In honor of Elsa Pelaez-Pelaez, co-foundress of Liceo de Cagayan University, whose 107th birth anniversary is celebrated on August 10, here are snippets of her life and times:
Prominence runs in her blood. Belonging to erudite families and being hailed as the “belle of Cebu,” she was unquestionably a lady of her time.
Elsa Pelaez y Cuadra was born on the 10th of August in the year 1910. Her mother, Doña Fidela Cuadra de Pelaez named her first child to Don Vicente Pelaez after the heroine of the Wagnerian opera Lohengrin.
The child grew up just when the Americans were starting to emerge as a mounting major power. Her childhood years were torn between the Spanish manners that her father kept on upholding while also facing the new nationalist spirit that the Americans brought.
She spent her first eleven or twelve years of studies at the Colegio dela Inmaculada Concepcion (CIC) the first all-girls school in Visayas, founded by Roman Catholic nuns in 1880. For students of their time, especially for women, taking up a college degree was never that easy to attain, as girls of their age usually had to sacrifice that aspiration for their brothers; but Elsa was very blessed and courageous enough to have pursued her college education.
Don Vicente was very firm in standing up for the Spanish blood that ran through his veins that he persisted in speaking Spanish when everyone else already shifted in English. As a loving father to his children, he wanted to expose his eldest to the finest minds of the nation by encouraging Elsa to enroll at the University of the Philippines, the country’s top government university. Preferring to stay closer to home, she took up the first two years of her Bachelor of Arts degree major in English in Cebu when she was admitted at the UP Junior College in Lahug in June 1930 and continued the last two years at UP-Manila in the mid-1932. After years of studying, Elsa wore a proud face as she graduated belonging to the March 1934 graduates of the UP-College of Liberal Arts with the degree, Bachelor of Philosophy.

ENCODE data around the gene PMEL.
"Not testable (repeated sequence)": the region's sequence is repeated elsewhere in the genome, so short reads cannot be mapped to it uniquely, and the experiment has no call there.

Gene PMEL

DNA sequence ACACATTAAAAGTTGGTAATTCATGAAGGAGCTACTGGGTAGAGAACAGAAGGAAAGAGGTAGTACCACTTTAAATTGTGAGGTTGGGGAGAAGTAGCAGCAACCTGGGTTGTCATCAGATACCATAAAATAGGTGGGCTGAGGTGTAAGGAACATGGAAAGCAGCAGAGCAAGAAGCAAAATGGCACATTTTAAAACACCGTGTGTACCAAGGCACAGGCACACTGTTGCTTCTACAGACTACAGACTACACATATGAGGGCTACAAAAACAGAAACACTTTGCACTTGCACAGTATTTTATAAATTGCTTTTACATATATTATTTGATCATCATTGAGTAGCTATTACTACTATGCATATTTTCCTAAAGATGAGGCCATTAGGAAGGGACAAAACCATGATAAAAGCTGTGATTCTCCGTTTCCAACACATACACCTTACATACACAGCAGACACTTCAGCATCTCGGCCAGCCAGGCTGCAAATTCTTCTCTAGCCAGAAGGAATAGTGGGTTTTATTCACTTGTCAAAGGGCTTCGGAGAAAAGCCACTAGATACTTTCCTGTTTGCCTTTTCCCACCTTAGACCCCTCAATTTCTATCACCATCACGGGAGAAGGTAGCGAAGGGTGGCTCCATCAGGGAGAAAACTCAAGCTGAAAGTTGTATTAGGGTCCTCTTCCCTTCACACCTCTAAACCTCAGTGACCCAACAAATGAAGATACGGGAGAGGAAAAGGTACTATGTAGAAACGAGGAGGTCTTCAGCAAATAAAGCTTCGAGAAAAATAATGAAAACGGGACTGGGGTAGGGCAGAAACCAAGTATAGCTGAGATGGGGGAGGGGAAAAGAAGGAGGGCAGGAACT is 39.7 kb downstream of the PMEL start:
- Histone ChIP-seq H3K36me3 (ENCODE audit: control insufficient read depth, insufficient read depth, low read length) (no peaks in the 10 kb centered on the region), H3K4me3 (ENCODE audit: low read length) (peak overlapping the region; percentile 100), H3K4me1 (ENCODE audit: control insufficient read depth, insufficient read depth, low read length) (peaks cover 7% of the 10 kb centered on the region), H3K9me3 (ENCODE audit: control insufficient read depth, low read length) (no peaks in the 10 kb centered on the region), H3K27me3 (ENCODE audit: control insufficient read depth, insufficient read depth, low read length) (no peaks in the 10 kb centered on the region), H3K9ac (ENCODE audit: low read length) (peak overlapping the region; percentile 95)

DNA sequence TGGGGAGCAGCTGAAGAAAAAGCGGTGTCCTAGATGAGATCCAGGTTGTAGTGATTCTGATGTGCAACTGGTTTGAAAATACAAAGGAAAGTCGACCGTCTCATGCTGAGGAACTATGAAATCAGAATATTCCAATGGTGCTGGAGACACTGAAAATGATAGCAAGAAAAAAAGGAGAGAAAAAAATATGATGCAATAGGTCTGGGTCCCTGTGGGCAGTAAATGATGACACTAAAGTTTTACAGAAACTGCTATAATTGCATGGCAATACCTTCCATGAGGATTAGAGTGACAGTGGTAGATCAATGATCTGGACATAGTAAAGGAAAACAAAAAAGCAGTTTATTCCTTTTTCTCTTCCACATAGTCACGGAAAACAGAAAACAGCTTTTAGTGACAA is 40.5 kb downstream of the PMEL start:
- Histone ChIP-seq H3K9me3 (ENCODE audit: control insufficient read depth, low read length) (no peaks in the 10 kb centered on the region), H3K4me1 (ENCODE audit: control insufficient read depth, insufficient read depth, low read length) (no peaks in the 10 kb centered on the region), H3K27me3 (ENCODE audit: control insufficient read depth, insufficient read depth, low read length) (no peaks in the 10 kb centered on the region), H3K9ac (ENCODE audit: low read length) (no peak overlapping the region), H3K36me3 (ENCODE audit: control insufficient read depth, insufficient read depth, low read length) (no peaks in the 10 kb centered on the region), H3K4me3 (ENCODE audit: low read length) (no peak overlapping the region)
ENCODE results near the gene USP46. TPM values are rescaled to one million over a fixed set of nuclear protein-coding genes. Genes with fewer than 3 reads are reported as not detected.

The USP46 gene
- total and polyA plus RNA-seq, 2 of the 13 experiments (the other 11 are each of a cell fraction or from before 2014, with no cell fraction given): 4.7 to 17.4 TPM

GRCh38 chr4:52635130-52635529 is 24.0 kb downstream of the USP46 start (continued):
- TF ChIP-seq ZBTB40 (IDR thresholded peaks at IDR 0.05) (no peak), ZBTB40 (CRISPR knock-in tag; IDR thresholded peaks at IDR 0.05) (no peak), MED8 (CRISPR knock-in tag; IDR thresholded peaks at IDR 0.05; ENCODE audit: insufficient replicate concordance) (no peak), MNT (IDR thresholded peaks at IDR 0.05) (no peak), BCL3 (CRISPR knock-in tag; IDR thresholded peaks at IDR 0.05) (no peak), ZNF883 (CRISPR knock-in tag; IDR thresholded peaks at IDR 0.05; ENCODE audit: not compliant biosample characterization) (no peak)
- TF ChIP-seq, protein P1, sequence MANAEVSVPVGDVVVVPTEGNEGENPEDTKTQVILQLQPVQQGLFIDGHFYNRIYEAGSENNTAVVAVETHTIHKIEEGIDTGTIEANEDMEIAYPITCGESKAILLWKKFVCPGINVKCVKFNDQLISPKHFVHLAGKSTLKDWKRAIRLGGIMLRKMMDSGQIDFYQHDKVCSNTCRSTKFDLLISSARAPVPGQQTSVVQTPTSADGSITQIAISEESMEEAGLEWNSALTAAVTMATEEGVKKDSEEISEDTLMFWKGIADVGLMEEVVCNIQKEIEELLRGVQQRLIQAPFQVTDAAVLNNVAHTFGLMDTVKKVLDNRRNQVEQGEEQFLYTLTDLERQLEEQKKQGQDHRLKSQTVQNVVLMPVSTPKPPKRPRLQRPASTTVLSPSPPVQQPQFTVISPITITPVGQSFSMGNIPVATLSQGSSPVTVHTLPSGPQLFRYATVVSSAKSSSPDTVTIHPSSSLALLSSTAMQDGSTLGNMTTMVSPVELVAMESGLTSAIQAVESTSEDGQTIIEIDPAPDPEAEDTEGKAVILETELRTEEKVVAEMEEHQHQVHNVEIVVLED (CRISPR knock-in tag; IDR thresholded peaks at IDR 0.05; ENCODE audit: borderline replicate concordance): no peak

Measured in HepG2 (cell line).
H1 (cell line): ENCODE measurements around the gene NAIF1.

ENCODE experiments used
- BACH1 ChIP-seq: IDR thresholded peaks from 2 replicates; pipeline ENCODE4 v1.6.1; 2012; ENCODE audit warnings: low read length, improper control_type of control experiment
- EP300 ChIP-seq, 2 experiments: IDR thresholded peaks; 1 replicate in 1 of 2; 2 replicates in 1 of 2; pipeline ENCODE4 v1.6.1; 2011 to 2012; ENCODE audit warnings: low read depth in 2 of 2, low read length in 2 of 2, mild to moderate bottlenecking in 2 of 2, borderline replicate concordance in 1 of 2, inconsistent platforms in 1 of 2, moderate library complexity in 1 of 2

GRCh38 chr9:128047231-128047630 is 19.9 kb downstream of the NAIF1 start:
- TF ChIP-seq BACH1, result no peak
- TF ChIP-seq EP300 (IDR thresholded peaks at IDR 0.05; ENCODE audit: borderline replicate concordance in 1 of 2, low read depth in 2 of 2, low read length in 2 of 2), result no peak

She then travelled back to Cebu and got her first job as English teacher at the Southern Institute (University of Southern Philippines), a school established in the late 1920’s by the Jerezas, family friends of the Pelaezes.
Back then the Pelaezes were known in their place in Cebu, Sepulveda Street, for throwing parties and social gatherings as their means of home entertainment, inviting the other well-known families and the religious. There would be merrymaking until the wee hours of the morning. But after all these jamboree and joviality in the 30’s, there came the devastating Pearl Harbor attack on December 8, 1941, which signalled the start of the Japanese invasion. This alarmed the other lands farther to the south, like the Philippines; Cebu was one of the first cities to be bombed, creating mass panic. This event prompted Don Vicente to move his entire family to their 800-hectare cattle ranch in Tangkulan, Bukidnon, which Don Vicente acquired in the 1920’s. He thought it would be safer to stay there; moreover, food seemed more accessible there.
In Mindanao, Don Vicente made his last involvement in politics by running for Congress. As a lawyer, he had been in the chaotic world of political affairs since his electoral try in 1916. This decision paved the way for his daughter Elsa to cross paths with Rodolfo Pelaez, who was to become her husband.